The US must apologize, but we are not required to
“I need to remind you here of the apology declaration the United States [made] because of our martyrs in Pakistan. Because there was a very clear, a very open incident there,” Prime Minister Recep Tayyip Erdoğan said in a press conference held in Islamabad the other day.
The people the prime minister embraced, referring to them as “our martyrs,” were the 24 Pakistani troops who died in the Salala region in two separate attacks on two police stations by the U.S. Air Force, crossing the Afghanistan border 2.5 kilometers into Pakistan, on Nov. 26, 2011.
Since last November this incident has held bilateral relations between the U.S. and Pakistan hostage. Pakistan has retaliated severely for this incident by closing two land corridors used for shipments to Afghanistan. This step has seriously hampered U.S. and NATO activities in Afghanistan.
Prime Minister Erdoğan made this evaluation the other day: “When it comes to the NATO supply route, this is Pakistan’s own judgment. As a NATO country, it would be best to solve this through mutual agreement.”
A question for consciences
Behind the crisis between the U.S. and Pakistan lies an issue of “apology,” which the Turkish public is familiar with due to the Uludere disaster.
Pakistan expects an official apology from the U.S. administration. The Obama administration, on the other hand, although it has expressed its “regret” over the incident, does not intend to pronounce the word “apology.”
Prime Minister Erdoğan strongly emphasized the other day his partiality to Pakistan in this U.S.-Pakistan conflict, and indicated that he clearly expects an apology from Washington to be forthcoming. When the prime minister adopted this stance, the question turned immediately to the Turkish agenda. If the U.S. Air Force’s killing of 24 Pakistani soldiers “by mistake” warrants an apology, then doesn’t Turkey’s killing 34 of its citizens “by mistake” 34 of its citizens, many of them children, also require an apology?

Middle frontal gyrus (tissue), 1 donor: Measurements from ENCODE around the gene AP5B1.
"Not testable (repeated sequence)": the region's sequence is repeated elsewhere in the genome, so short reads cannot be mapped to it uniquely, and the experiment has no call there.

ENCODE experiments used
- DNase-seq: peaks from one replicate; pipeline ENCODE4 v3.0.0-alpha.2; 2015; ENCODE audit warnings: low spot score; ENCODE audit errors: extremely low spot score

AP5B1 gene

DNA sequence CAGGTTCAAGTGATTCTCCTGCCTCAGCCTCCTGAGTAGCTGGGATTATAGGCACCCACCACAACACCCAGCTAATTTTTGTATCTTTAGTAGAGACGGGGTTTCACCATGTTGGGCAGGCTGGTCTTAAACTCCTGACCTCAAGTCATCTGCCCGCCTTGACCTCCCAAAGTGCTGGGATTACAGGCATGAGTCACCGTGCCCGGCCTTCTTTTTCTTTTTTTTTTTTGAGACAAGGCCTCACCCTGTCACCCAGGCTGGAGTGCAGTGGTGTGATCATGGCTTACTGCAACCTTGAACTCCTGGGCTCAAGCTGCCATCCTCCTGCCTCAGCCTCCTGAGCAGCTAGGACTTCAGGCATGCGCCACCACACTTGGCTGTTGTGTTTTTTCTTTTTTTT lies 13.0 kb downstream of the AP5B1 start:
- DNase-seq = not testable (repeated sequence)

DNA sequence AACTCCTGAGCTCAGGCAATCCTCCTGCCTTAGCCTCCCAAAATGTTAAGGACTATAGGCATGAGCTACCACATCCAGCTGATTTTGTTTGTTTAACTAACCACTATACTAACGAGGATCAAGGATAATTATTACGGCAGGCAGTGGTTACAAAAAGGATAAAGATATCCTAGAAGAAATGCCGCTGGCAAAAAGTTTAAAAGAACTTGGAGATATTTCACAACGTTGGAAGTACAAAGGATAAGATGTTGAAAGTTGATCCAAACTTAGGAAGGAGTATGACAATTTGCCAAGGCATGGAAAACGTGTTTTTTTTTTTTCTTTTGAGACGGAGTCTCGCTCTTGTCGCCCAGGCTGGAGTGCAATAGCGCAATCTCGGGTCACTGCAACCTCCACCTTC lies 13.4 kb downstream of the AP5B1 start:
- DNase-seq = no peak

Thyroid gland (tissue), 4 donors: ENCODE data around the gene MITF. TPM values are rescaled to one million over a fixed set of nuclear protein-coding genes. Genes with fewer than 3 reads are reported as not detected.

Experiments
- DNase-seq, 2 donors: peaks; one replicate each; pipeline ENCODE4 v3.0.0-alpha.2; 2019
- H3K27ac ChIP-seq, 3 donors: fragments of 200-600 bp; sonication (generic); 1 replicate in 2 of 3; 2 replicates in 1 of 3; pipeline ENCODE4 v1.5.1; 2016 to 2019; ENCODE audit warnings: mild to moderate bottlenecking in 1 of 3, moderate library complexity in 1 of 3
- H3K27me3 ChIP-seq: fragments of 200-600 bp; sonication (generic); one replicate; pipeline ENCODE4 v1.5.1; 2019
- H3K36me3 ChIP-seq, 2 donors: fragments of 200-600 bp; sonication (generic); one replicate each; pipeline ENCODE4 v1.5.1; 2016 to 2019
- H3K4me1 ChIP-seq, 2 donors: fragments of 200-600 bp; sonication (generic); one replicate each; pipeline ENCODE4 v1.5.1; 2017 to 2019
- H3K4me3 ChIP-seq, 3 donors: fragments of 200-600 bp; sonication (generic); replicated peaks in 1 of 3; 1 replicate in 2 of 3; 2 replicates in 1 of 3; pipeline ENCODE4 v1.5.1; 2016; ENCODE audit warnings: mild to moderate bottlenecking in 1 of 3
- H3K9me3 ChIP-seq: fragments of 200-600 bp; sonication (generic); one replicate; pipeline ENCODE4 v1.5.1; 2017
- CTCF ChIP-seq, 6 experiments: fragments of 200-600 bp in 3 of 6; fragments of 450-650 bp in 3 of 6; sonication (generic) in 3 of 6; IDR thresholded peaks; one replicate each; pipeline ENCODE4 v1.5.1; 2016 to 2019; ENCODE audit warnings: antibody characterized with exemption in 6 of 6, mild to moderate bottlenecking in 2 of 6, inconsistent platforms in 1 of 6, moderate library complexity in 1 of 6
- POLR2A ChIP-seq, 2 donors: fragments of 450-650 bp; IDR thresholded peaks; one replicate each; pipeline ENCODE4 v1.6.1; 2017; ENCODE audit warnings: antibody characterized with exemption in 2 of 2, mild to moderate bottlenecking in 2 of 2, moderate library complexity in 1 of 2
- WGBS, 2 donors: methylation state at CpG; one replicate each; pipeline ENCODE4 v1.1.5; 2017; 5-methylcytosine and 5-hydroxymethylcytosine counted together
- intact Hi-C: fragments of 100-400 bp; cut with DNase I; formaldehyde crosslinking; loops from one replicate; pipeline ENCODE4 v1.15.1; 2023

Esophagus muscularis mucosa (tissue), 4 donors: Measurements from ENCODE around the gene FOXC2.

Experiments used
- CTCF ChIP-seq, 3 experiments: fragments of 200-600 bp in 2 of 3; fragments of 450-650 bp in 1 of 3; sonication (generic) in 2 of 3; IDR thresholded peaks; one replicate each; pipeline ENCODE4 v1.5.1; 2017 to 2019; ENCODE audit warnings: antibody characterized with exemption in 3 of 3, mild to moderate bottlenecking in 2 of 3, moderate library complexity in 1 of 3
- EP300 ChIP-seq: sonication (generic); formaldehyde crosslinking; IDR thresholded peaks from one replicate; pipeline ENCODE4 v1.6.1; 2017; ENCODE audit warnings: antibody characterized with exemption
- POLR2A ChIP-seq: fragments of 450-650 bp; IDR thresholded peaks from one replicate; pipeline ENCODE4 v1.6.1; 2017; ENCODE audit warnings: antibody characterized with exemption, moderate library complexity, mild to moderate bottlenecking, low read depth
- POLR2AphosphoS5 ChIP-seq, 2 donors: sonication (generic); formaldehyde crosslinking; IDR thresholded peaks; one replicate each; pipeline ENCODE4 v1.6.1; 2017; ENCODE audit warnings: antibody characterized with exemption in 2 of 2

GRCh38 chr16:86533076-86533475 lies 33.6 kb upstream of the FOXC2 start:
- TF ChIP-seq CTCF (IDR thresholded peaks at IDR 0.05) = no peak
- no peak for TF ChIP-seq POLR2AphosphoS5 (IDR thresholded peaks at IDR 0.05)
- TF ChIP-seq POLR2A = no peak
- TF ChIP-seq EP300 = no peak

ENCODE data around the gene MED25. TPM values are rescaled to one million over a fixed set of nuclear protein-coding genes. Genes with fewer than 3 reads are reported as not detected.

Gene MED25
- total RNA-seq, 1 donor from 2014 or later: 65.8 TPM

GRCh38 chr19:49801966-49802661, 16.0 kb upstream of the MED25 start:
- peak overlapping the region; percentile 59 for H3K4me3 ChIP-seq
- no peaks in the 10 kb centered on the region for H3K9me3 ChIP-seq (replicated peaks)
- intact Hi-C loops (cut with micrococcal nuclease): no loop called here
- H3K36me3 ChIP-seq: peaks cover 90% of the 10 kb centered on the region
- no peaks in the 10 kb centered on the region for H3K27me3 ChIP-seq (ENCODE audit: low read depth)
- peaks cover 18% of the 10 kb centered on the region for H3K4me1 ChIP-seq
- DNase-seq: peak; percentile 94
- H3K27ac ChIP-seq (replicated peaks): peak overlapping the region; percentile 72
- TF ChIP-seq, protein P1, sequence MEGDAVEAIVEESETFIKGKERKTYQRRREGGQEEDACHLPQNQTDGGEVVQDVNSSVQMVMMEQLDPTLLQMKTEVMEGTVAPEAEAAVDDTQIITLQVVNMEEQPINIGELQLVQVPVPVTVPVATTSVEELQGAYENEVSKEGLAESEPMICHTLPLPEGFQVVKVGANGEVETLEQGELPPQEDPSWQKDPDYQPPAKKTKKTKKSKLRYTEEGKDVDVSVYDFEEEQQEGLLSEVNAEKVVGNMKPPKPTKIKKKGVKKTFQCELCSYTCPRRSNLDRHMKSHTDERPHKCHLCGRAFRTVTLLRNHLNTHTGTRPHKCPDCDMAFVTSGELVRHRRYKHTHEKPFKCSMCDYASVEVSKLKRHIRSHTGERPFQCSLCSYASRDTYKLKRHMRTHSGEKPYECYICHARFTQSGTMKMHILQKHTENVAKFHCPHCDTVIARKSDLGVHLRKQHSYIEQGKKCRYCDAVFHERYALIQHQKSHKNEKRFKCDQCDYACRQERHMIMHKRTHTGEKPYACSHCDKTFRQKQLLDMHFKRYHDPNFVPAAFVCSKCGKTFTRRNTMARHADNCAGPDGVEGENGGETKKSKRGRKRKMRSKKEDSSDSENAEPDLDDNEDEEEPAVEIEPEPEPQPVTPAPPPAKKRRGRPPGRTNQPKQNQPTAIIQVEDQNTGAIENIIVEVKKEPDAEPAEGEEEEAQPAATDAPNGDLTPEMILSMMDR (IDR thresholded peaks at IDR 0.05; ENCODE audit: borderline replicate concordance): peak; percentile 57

This question is on everyone’s conscience waiting for an answer.
Interior minister on a different wavelength
Again in Islamabad, Prime Minister Erdoğan accepted for the first time that a “mistake” had been made in Uludere, and said “we have announced the apology.” Even though there is no record of an official authority apologizing, when looked at from optimistic point of view, these words from the prime minister can be evaluated as a partial apology, at least. There is no doubt, however, that after the recent strong proclamation Erdoğan made on behalf of the Pakistani soldiers, demands to upgrade these indirect expressions to a clear apology will find extra strong support.
While the prime minister was saying the word “apology” on Wednesday, Interior Minister Naim Şahin told NTV’s Ankara representative Nilgün Balkaç: “This does not yet seem to be an incident that has the features that would prompt an apology. When looked at from a broader angle, there is no need for an apology.” His words created a conflicting picture.
There are several other points that need clarification in the Interior Ministry’s statements. For example, the answer to the question, “Who orders a strike?” has come out as, “Commanders in Ankara, in the Air Force, who were analyzing the incident and the images made the decision.” As far as is known, the Air Force only participated in the Uludere in the capacity of an “operator.”
Another problematic aspect of Şahin’s statements is his definition of the 34 people killed as “extras” in a smuggling incident run by the outlawed Kurdistan Workers’ Party (PKK), saying that there might have been some PKK militants who would accompany the convoy and then retreat. He also said, “It is definitely the PKK terror organization that handed these people the smuggled goods. It is the PKK that makes these people go round and round on that route with their mules, like horses turning a water wheel, for just 50 Turkish Liras, 100 liras.”
Mistakes in metaphors should be tolerated, as one of our sayings advocates, and this is an outstanding example of such a situation. I wonder if there is another proverb that advises more respectful language be used when making metaphors about the deceased?
Sedat Ergin is a columnist for daily Hürriyet, in which this piece was published on May 24. It was translated into English by the Daily News staff.